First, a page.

FOMO

or fomo

[foh-moh]

noun, Slang.

1. a feeling of anxiety or insecurity over the possibility of missing out on something, as an event or an opportunity:
If I say no to a party invitation, I get a bad case of FOMO.

Source:

Dictionary.com

Photo Credit:

www.activewebgroup.com

 

FOMO

I’d come to believe my FOMO, Fear Of Missing Out, was a modern day invention, appearing much later in life.

When I delved into its depths, I was surprised to discover it had began casting its roots in my physche in my early childhood.

Being the youngest of four, the only girl and an age gap of seven years between the youngest of my older brothers and me, meant they were always doing way cooler things than me, or so I believed and I was continually left with a severe dose of FOMO.

Determined, I’d try and follow on foot, usually the youngest of the three. I can even recall being so desperate to hang out with him I wouldn’t turn home when I needed to go to the toilet. I lost him, after I had to go home to change my knickers.

There was another time too when after days, most likely weeks, of begging him to dink me on his bike, the day he said yes, I had no shoes on. FOMO set in big time and I promised him I’d keep my feet out wide. Of course I didn’t and dad had to come home to take me to hospital to have my partially removed toe sewn back on.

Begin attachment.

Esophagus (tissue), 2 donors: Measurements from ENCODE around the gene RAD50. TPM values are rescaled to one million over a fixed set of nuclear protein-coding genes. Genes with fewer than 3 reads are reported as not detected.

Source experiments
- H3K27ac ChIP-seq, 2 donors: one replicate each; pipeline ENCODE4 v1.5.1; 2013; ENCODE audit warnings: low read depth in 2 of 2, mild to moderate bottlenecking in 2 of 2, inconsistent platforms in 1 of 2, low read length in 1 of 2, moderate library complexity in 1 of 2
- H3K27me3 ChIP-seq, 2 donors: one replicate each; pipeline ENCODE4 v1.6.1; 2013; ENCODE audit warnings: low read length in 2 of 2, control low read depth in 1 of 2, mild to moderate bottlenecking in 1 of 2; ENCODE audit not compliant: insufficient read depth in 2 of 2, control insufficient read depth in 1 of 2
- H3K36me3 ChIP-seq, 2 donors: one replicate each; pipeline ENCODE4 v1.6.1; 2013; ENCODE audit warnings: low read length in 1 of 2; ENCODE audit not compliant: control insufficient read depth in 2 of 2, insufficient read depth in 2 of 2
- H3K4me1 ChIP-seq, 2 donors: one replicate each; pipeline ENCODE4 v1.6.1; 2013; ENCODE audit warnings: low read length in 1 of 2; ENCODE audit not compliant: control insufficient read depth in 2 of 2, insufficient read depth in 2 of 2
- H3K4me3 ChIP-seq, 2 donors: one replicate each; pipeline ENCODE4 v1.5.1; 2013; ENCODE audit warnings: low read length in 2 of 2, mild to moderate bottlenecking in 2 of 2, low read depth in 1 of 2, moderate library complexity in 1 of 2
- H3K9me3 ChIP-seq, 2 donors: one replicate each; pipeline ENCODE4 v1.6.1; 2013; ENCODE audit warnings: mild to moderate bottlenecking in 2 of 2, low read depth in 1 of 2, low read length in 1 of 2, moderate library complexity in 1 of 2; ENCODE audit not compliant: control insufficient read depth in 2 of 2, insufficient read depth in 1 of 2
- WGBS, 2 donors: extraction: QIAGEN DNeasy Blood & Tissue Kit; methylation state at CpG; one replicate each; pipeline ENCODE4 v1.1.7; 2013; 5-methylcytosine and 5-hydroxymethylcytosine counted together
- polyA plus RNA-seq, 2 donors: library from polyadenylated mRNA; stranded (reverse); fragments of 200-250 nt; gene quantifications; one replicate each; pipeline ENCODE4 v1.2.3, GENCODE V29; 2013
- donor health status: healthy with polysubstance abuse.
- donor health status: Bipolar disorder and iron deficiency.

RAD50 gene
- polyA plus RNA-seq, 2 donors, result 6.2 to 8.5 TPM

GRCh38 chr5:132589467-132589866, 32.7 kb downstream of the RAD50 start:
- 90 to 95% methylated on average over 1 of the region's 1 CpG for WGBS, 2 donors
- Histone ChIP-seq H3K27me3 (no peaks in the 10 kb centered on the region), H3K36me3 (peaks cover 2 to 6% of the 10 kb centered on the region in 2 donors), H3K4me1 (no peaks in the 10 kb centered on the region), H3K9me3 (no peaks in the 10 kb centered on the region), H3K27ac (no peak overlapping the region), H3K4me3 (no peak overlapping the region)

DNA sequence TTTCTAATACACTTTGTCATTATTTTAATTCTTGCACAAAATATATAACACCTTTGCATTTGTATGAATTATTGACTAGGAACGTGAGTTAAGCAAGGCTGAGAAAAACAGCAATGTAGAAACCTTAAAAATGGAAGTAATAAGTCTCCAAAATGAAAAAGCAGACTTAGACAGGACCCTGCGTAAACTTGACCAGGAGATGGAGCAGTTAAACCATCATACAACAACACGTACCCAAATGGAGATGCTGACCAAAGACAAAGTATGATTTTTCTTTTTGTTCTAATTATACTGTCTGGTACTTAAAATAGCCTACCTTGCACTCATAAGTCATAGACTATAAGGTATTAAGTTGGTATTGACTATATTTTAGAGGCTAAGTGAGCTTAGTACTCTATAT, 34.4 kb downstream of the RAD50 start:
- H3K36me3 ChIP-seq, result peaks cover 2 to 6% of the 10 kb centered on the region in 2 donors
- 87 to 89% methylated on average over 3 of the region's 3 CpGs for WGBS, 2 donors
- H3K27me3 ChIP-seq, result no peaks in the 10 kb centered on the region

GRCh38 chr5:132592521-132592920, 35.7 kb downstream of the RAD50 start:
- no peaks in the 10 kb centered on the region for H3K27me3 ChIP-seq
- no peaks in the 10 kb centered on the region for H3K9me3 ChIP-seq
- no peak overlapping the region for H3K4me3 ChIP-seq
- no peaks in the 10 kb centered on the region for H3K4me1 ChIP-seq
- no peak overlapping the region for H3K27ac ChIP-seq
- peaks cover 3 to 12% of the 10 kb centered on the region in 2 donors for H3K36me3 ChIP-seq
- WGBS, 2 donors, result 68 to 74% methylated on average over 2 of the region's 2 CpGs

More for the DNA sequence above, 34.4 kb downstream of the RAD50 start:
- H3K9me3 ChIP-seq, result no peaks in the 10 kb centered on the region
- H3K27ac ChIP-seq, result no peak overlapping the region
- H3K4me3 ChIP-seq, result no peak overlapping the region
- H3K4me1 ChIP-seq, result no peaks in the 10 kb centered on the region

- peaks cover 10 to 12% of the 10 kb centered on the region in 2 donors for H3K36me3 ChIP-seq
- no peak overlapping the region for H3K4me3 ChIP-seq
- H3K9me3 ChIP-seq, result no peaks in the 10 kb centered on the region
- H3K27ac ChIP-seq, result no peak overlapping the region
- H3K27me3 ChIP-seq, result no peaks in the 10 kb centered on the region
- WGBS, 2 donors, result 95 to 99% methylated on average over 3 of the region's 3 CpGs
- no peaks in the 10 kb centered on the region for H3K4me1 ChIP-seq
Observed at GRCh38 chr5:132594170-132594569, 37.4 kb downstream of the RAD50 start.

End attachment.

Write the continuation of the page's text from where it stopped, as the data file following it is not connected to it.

That’s how bad my FOMO was, at such a tender age.

FOMO.

I’d nag and nag to go out with the middle of my older brothers. He always seemed to be doing cool things with his friends. Playing cards for money. Hanging out at the pool. Playing footy. Heading out to the pub. Off on camping adventures, on and on it went. “Please, please can I come?”

FOMO.

As for my eldest brother, I’d plead and plead to let me tag along with him. He had the coolest cars, the corvette, four wheel drives, let alone the Harley’s. He was the head honcho. As much as it scared the crap out of me, ok, not quite (I didn’t need to change my knickers), the fear of being on the back of a motorbike with him, was less than the thought of the dreaded FOMO altogether.

FOMO.

This was all of course after school or on the weekends as with the age gap, I went through school on my own. It was kind of strange really. Being a part of a family, yet feeling like an only child at times too. Watching other siblings interacting at school, yep you guessed it, a wash with FOMO. Not that I could do anything about that one!

Oh how I wanted to be like them, my big brothers. I’d sit for hours watching them tinker with their cars, motorbikes, push bikes, model airplanes and matchbox cars back in the day. When they weren’t home I’d sneak out a bicycle and attempt to ride it around the back yard, which was a stretch for my legs at the best of times and I’d certainly come off a cropper or two. I’d even get brave at times and take it out the front. I wanted to ride a bike like my brothers did.

I don’t know how many days I would’ve spent watching them paddle along the various rivers at practice or in races. When I was old enough I wanted to paddle just like them. Unfortunately that never happened as when I was finally at an age to start paddling on my own, they’d all had enough. That was a major FOMO that eventuated.